MADISON -- A proposal to restructure Madison elementary schools falls in the hands of the community, Tuesday.
A town referendum is being held from 6 a.m. to 8 p.m. on the building of a new Ryerson school.
A major push behind this is the deteriorating and aging condition of facilities that were built in the 1940's and 50s, according to district leaders.
The project would cost more than $34-million with expected state reimbursement of at least $4-million.
This is the first referendum of a bigger project which also includes renovating Jeffrey School. That referendum is expected Spring 2019, at about $33.milion.
The part of the project which has many residents upset is the closing of Island Avenue. Superintendent of Schools Thomas Scarice blames declining enrollment as one of the major reasons behind the proposal.
"We have to reduce our footprint from six schools to five schools," Scarice said. "In a few more years, were gonna be down a thousand students overall from 3500 to about 2500."
Scarice said elementary schools are less expensive to build than middle and high schools.
According to the Board of Education, closing Island Avenue School will result in about $1 million savings in operational costs annually, about $2.95-million in revenue to the town for the sale of the property, and about $90-thousand annually in property taxes.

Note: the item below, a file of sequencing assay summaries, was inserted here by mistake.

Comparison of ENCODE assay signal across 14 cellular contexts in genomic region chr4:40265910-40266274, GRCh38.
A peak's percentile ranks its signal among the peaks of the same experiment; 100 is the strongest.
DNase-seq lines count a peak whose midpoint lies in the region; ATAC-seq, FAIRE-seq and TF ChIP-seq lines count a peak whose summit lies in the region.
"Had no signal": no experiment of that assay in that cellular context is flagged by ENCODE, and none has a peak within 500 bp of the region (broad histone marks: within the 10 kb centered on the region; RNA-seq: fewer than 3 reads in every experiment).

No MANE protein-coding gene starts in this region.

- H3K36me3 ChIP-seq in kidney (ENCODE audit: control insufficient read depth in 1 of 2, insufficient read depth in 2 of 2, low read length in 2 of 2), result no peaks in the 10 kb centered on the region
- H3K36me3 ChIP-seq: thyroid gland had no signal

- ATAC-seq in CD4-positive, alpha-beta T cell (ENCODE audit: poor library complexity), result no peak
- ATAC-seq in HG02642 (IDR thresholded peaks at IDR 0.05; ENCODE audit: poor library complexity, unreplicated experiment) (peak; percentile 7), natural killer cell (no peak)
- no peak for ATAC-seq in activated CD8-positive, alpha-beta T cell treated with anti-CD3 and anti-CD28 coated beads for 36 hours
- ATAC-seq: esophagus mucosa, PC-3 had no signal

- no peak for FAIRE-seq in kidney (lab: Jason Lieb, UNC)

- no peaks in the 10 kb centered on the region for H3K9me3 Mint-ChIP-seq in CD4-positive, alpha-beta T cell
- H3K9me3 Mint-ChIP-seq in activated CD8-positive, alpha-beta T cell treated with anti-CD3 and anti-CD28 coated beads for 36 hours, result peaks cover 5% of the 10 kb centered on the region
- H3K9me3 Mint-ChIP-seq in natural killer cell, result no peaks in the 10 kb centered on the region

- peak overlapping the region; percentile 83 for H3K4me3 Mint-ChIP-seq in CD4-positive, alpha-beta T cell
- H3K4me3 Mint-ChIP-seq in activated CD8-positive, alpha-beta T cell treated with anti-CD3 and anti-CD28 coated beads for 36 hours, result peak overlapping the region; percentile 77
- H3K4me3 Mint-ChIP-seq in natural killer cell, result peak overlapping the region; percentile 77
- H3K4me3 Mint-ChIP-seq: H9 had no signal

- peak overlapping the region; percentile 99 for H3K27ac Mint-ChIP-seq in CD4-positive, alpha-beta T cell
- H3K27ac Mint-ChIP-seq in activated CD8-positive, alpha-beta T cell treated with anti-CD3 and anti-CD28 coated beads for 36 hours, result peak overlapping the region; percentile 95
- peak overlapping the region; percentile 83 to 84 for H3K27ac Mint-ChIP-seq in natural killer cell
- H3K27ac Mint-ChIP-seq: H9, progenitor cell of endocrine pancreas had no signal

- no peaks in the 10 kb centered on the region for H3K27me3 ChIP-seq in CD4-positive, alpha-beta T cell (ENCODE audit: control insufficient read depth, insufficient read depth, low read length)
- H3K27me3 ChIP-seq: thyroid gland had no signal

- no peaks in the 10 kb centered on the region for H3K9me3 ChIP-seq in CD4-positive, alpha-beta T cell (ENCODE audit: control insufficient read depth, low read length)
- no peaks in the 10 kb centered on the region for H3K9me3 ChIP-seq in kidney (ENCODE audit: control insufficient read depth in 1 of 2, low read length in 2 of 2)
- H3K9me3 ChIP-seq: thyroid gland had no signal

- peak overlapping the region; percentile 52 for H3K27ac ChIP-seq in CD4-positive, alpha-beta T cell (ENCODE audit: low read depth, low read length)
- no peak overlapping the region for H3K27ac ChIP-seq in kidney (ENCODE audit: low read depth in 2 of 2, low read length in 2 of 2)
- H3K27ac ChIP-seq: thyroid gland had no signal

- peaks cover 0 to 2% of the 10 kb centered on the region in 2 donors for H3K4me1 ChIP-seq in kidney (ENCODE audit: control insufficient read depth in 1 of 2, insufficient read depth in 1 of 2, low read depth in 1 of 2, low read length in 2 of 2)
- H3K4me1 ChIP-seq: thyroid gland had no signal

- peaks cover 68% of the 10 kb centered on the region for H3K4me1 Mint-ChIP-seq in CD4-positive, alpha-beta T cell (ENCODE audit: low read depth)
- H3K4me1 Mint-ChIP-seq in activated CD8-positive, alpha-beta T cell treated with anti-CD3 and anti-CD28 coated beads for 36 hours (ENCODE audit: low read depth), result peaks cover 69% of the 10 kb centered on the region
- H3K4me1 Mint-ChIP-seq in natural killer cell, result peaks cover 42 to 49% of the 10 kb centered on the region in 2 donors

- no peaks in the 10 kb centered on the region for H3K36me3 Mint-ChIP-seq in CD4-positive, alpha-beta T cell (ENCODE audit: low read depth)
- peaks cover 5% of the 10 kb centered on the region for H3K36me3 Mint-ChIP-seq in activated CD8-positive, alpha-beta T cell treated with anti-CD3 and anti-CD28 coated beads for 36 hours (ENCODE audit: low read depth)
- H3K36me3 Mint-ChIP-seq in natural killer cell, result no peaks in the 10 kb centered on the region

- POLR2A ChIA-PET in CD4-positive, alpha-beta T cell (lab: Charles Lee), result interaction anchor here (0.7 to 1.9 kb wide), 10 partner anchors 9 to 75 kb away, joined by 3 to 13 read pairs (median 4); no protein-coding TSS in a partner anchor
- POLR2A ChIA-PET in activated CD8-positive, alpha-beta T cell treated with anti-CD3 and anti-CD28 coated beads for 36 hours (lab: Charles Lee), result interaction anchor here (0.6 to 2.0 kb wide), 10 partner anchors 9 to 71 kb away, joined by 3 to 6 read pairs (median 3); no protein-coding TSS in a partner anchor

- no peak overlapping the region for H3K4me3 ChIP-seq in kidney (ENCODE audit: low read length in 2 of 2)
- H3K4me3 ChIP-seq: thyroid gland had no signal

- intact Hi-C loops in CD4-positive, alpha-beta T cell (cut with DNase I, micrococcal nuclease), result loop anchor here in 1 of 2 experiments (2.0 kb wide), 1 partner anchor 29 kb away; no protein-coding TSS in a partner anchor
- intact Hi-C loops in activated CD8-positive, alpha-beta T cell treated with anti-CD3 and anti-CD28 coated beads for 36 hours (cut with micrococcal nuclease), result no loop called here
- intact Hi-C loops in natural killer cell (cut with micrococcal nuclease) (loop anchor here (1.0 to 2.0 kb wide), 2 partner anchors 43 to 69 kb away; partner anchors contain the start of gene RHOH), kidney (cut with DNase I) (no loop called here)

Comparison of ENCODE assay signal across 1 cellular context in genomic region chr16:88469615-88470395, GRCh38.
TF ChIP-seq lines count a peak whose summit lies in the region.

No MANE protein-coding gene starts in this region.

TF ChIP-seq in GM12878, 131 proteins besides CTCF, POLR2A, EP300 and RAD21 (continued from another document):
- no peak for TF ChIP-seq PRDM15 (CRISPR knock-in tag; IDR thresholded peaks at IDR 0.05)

If the two referendum's pass, the cost without state aid is around $67-million, a price tag that doesn't sit well with many residents.
"I think the biggest issue here is the town is preparing to spend 65-million dollars on brick and mortar when we should be focusing dollars on educating our children which means spending money on teachers, programs and books," Parent Chip Walz said.
Walz believes schools should be renovated but sees building as a waste of money saying if enrollment is going down, building a new school is counter intuitive.
"Whenever you spend money on large projects like this, inevitably you have to pay for them for decades into the future and that will eat into the programs and the teachers if we god forbid ever go through a financial crisis in town like we had in 2008," he said.
Tuesday's referendum focuses on building a new Ryerson School and if passed it would open Septmebr 2020. In place of the old school would be playing fields.
According to the plan, Island Avenue School will remain open until June 2022 so that Jeffrey School could be cleared out for renovation, if voted through.
"If this referendum fails it will be incredibly disruptive to our youngest learners over the next 5-10 years by doing projects while kids are in school, and we will be competing among our funds for what we have to do for mandatory maintenance projects and for money for kids in the classroom," Superintendent Scarice said.